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JDGamedev

Is a Separate InputHandler Class Worth It?

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JDGamedev    266
I'm working on a simple top-down game and I'm trying to perfect movement and collision detection.

While I was going through someone's game code, I noticed that they created an entire class dedicated to input handling. In the class they handle toggling any booleans for keypress and keyrelease. There is other functionality, but I'm still trying to figure it all out.

The question is if it is worth the effort to create this class, or if I should just use the keylistener in my GamePanel class? I can create some booleans to help out with movement and collision here.

Any input would be appreciated. Thank you

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BCullis    1955
There's nothing* saying you HAVE to use any more than a single class in java. But following good practices (especially Object-Oriented design practices), an InputHandler class makes sense, and in my own projects in C# I find it useful to have that functionality extracted into its own class with easier-to-use and easier-to-read method calls.

For example, my InputHandler class (mimicing other project designs) tracks the state of all input devices each frame and stores those, so that at any point I can check boolean combinations of the current and 1-frame-previous device states to be able to catch if a key was just pressed, if it's being held, if it's just been released, what the mousewheel is doing, and on and on. The boolean checks are a little lengthy, so it's nice to just write a "isKeyJustPressed(KeyMap[Actions.Jump])" check instead.


[size=2]*not a java expert, some contradiction to this hastily made claim may exist[/size] Edited by BCullis

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mhagain    13430
I'm not a Java person either so I can't speak from any position of authority as regards what may or may not be considered good Java practices, but - a good general rule I've found useful before is this. "[i]If you have one of something, there exists a possibility that sometime you may need more than one[/i]". Not-so far-fetched input examples might be a 4-player split-screen mode, or a two-player co-op mode on a single screen.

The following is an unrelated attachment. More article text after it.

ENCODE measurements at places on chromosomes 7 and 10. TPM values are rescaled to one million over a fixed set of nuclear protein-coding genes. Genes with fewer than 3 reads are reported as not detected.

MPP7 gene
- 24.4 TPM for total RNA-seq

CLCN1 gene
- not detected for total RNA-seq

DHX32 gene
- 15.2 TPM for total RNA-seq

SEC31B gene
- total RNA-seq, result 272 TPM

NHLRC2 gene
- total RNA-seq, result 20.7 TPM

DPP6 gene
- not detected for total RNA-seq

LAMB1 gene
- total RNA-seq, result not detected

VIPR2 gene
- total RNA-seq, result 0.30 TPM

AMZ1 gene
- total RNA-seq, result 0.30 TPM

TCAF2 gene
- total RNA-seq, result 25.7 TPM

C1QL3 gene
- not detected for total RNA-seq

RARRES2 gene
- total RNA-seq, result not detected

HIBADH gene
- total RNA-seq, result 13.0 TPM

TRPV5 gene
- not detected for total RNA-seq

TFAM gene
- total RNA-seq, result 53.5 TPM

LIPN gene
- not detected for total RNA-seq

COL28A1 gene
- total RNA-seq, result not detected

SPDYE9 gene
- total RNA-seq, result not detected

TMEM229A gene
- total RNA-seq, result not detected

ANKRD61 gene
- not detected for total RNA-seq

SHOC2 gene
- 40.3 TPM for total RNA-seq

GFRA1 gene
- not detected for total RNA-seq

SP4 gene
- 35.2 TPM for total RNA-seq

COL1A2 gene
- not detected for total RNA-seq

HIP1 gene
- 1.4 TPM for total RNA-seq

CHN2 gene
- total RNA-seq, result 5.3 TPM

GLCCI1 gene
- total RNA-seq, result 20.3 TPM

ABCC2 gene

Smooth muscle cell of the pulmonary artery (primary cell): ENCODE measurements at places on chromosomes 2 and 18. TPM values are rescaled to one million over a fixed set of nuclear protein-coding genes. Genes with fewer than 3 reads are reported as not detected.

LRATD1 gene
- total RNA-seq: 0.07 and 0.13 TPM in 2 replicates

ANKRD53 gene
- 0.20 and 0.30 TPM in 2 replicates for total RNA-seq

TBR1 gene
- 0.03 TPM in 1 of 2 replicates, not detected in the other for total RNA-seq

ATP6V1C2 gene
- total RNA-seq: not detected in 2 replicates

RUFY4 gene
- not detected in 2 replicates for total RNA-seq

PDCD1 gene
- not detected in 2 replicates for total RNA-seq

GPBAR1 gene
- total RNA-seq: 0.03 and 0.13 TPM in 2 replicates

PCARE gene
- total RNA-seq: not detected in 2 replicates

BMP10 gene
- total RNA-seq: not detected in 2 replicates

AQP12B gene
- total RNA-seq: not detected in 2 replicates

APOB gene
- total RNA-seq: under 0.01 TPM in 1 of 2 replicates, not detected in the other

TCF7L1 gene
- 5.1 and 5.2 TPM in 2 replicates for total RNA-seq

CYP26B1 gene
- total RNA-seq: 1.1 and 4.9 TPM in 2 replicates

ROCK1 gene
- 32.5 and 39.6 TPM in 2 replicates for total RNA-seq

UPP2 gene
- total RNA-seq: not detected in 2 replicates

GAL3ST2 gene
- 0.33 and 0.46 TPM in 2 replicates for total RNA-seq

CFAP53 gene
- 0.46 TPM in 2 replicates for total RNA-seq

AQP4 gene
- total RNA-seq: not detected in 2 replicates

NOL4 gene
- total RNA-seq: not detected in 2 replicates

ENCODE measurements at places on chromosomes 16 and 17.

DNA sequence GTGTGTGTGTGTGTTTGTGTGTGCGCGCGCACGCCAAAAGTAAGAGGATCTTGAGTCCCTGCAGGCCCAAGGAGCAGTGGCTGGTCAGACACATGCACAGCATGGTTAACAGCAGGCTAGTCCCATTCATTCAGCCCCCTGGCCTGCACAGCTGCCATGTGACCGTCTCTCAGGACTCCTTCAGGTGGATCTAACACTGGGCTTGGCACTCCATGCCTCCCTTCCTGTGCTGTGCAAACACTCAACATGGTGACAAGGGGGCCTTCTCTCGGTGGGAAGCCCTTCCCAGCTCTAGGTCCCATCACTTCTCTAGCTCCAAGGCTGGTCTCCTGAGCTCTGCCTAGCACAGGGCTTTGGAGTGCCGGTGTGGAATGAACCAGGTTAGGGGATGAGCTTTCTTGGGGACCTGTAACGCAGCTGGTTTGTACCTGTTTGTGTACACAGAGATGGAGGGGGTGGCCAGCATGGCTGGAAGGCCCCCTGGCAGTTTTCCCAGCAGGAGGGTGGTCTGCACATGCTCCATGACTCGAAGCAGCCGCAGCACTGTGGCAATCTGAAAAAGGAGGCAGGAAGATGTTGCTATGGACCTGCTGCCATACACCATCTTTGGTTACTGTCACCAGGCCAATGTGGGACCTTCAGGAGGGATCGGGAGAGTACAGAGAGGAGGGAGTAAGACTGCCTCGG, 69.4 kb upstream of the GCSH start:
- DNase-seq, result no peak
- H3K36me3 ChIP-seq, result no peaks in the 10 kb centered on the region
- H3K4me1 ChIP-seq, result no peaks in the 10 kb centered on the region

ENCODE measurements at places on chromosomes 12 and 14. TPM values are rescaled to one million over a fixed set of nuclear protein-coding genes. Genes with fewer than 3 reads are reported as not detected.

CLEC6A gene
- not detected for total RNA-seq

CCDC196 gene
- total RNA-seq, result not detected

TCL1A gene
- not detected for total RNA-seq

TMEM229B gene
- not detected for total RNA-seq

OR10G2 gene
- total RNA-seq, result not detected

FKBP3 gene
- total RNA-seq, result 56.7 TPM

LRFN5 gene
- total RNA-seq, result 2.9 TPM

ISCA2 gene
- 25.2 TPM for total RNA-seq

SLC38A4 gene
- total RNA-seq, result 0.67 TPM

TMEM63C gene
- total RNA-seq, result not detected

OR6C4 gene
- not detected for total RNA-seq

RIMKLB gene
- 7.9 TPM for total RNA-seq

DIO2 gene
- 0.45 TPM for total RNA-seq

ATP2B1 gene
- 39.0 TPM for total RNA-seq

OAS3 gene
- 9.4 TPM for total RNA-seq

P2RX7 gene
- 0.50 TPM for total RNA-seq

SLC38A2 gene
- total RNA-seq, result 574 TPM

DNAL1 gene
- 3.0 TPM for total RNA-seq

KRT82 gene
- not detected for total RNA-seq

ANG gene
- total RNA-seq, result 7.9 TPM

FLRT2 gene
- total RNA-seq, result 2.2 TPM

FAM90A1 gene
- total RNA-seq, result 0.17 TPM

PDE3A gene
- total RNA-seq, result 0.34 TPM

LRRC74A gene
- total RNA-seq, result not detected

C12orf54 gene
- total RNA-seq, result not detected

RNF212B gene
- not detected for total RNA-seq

That aside, I'd be inclined to have a separate class anyway. It gives cleaner separation between input and other game logic/events. And if it ever should happen that you do need more than one, it'll go much easier on you.

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lonewolff    1182
It also helps to make a robust class if you think you might re-use that class doen the track in another application. Rather than copy and pasting code later on.

Like mhagain, I am not a java programmer. But, I tend to create classes (in c++) for things I commonly use - like input, audio, etc..

Saves re-inventing the wheel next time round :)

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Pashbee    246
http://www.tomdalling.com/blog/software-design/model-view-controller-explained

http://obviam.net/index.php/the-mvc-pattern-tutorial-building-games/

Have a good read, trust me its worth it. Its not a GOLDEN RULE, but as mentioned in the bottom article, it does help very much in the early stages because you aren't ripping a single class to pieces to try and get something working.

And yes, you should. As others have mentioned, re-usability is a must for game development. You could create a ScoreTracker class that tracks your players score. Then you could re-use that class for all your future projects, you can add to it, improve it or make it completely bespoke.

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lonewolff    1182
[quote name='Pash' timestamp='1341913854' post='4957564']
And yes, you should. As others have mentioned, re-usability is a must for game development. You could create a ScoreTracker class that tracks your players score. Then you could re-use that class for all your future projects, you can add to it, improve it or make it completely bespoke.
[/quote]

Exactly :)

I even have my own timer class that I use for calculating fps, time since last frame, amongst other things...

My reasoning? Timers can be a right proper turd in getting right. Once you get it right, you will want to keep it.

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